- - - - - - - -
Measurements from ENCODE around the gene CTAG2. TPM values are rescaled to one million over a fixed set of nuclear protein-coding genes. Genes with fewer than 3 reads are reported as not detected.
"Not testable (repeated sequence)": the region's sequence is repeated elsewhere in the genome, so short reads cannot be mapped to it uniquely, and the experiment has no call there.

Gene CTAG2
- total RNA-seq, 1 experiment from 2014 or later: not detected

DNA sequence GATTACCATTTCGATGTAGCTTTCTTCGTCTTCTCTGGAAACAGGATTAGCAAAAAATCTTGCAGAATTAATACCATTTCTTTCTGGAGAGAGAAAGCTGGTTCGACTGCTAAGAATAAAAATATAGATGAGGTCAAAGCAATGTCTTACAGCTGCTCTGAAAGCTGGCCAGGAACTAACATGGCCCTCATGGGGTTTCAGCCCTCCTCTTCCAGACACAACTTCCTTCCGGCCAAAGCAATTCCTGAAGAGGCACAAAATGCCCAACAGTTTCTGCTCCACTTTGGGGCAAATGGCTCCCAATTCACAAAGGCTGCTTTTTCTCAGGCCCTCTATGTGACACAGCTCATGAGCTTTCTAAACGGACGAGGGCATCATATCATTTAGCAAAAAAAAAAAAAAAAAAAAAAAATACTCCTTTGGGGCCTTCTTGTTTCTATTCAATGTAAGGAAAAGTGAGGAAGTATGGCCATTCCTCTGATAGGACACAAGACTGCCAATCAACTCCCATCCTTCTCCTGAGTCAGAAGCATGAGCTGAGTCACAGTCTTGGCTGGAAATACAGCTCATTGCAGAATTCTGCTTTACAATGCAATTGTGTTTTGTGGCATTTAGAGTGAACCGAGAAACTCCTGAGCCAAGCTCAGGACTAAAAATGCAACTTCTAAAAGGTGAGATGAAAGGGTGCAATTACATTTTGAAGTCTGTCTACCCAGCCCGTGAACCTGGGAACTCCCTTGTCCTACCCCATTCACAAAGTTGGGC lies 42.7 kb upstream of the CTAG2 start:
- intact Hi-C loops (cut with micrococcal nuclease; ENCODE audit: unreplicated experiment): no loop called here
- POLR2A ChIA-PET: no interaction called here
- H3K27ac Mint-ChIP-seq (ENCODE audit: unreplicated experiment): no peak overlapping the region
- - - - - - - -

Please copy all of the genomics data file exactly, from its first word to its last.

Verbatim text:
Measurements from ENCODE around the gene CTAG2. TPM values are rescaled to one million over a fixed set of nuclear protein-coding genes. Genes with fewer than 3 reads are reported as not detected.
"Not testable (repeated sequence)": the region's sequence is repeated elsewhere in the genome, so short reads cannot be mapped to it uniquely, and the experiment has no call there.

Gene CTAG2
- total RNA-seq, 1 experiment from 2014 or later: not detected

DNA sequence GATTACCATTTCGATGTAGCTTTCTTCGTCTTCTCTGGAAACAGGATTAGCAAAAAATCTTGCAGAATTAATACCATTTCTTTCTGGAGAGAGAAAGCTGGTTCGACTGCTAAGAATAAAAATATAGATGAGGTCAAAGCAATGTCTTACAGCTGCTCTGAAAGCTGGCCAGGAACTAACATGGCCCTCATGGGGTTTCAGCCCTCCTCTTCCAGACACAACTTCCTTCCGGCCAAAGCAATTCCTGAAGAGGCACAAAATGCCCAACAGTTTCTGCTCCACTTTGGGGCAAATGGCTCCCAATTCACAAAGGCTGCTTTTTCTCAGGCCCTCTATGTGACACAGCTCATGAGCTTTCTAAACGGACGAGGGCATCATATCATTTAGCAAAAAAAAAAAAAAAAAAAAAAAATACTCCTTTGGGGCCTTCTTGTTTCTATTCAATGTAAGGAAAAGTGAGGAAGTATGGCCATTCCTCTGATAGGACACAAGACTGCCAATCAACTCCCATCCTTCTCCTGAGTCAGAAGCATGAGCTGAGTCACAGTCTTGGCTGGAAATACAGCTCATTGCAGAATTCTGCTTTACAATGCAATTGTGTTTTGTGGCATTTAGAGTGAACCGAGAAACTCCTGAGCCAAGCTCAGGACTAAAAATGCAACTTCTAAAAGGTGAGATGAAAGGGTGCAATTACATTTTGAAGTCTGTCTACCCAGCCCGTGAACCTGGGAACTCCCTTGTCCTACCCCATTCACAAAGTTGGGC lies 42.7 kb upstream of the CTAG2 start:
- intact Hi-C loops (cut with micrococcal nuclease; ENCODE audit: unreplicated experiment): no loop called here
- POLR2A ChIA-PET: no interaction called here
- H3K27ac Mint-ChIP-seq (ENCODE audit: unreplicated experiment): no peak overlapping the region